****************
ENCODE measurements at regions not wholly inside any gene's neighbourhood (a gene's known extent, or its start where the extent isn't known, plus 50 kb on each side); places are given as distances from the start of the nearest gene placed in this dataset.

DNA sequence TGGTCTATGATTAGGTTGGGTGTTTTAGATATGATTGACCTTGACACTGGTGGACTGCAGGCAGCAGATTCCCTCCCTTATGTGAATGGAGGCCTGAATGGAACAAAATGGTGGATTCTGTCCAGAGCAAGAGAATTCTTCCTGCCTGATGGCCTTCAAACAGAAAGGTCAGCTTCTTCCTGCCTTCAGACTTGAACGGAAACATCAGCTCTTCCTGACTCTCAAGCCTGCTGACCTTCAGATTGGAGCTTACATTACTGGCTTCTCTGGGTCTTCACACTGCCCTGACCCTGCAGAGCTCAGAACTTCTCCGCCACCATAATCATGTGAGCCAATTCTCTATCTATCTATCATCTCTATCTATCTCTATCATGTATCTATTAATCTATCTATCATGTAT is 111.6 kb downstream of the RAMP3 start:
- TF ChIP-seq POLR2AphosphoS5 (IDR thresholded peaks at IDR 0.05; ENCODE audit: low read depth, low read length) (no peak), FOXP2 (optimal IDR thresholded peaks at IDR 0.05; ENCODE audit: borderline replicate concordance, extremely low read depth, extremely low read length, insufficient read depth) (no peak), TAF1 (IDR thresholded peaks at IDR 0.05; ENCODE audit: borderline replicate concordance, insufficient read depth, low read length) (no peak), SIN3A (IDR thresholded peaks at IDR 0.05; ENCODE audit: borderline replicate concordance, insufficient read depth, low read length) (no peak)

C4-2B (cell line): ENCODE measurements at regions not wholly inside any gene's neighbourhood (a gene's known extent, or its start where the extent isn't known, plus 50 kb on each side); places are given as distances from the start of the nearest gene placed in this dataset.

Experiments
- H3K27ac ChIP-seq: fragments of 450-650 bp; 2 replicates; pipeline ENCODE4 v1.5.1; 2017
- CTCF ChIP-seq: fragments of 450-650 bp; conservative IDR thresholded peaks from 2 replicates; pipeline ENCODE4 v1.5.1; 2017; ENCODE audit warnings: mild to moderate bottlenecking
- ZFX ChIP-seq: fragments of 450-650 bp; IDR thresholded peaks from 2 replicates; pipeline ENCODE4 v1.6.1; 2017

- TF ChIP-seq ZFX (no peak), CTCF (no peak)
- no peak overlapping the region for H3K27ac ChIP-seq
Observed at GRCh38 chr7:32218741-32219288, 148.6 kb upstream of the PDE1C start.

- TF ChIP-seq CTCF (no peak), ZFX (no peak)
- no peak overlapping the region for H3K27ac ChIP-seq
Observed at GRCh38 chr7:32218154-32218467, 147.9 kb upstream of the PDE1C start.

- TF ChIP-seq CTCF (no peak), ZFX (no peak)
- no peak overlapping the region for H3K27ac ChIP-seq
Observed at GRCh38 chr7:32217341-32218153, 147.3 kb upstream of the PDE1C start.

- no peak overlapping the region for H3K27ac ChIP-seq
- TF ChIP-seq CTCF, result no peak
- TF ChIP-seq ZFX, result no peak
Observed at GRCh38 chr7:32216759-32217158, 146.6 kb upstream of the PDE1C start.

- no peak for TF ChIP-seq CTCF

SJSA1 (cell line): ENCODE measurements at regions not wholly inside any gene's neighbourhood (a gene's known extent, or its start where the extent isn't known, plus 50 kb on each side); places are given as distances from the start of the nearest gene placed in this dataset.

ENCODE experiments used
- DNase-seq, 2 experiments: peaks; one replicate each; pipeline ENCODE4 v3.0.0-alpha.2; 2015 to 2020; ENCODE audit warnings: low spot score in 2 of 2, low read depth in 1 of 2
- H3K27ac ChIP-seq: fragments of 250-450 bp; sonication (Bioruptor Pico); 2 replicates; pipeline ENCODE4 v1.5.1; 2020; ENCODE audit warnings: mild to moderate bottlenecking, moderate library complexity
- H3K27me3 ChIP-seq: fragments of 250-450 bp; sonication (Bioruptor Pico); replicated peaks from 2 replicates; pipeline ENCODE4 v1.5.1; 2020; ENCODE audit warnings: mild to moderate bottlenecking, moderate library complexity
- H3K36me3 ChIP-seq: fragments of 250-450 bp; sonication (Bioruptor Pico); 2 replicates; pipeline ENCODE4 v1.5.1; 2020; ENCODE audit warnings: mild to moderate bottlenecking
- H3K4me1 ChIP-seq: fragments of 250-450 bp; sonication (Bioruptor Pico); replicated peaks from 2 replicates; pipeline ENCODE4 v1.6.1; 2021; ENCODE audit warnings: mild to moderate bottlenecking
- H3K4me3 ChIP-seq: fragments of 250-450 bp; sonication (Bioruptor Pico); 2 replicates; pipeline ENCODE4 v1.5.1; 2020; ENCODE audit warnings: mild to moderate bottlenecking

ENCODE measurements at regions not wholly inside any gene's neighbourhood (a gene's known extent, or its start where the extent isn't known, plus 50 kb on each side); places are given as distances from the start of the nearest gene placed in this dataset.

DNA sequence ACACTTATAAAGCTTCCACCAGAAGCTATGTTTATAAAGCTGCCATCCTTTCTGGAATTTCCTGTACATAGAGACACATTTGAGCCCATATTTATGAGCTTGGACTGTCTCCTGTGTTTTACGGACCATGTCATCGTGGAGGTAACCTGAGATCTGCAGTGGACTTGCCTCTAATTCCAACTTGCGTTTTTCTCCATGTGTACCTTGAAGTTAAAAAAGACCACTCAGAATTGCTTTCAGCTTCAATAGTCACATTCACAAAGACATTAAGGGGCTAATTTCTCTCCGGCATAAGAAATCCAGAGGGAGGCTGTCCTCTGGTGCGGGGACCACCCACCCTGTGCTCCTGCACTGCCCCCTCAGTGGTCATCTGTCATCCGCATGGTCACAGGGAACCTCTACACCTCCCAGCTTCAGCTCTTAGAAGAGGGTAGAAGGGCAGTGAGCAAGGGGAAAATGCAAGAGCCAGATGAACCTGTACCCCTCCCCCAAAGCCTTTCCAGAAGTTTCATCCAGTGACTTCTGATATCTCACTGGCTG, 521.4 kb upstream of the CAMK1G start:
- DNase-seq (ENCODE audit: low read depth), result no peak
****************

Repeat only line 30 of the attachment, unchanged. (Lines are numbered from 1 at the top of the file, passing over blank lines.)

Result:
- H3K4me3 ChIP-seq: fragments of 250-450 bp; sonication (Bioruptor Pico); 2 replicates; pipeline ENCODE4 v1.5.1; 2020; ENCODE audit warnings: mild to moderate bottlenecking